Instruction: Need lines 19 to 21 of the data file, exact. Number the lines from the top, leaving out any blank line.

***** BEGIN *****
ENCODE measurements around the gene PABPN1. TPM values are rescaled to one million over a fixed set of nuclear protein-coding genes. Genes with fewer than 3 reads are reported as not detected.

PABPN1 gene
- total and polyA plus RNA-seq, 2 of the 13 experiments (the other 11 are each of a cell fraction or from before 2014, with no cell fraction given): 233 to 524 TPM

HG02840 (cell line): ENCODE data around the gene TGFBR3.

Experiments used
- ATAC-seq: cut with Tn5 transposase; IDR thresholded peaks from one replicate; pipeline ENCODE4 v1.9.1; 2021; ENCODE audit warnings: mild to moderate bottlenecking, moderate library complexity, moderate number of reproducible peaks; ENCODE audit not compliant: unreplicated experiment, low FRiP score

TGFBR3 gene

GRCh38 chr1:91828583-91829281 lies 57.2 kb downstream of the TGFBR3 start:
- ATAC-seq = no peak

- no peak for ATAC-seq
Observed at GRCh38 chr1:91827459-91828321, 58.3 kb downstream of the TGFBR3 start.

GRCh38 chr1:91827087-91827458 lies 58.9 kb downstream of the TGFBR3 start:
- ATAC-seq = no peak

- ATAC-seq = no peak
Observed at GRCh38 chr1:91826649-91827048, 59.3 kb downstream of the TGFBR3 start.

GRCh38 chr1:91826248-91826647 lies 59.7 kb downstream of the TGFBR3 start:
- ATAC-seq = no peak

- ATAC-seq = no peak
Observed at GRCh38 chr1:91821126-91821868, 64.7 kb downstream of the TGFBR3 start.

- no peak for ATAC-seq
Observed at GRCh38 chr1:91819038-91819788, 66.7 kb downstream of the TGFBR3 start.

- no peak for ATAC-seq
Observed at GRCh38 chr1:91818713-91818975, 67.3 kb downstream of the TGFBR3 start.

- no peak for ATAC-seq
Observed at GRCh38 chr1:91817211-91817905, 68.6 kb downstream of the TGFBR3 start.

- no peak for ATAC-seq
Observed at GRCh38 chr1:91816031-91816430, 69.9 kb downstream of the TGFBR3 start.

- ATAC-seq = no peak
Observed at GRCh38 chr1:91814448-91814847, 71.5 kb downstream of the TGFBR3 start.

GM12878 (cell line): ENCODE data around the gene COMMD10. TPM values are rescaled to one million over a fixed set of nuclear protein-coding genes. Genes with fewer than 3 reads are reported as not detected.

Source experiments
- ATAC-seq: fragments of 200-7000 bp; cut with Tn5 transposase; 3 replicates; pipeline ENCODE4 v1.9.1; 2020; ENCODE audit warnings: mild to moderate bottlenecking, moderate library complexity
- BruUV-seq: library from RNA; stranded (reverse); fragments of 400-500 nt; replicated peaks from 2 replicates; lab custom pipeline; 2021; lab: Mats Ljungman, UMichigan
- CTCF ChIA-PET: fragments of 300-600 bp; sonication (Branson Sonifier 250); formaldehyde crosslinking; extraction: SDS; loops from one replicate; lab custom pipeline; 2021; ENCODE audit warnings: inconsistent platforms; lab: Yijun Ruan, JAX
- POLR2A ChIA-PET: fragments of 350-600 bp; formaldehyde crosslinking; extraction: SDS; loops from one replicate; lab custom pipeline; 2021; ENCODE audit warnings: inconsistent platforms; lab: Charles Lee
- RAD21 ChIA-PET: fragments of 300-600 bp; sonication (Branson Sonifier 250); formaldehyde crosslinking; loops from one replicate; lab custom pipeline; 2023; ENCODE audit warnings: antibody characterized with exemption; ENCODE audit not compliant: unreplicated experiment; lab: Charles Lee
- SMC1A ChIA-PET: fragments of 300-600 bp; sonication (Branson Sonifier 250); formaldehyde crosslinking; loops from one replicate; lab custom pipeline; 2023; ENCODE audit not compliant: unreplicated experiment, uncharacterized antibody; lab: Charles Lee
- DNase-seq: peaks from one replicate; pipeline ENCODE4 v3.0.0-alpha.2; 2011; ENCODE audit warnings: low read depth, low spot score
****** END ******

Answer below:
Observed at GRCh38 chr1:91821126-91821868, 64.7 kb downstream of the TGFBR3 start.

- no peak for ATAC-seq
Observed at GRCh38 chr1:91819038-91819788, 66.7 kb downstream of the TGFBR3 start.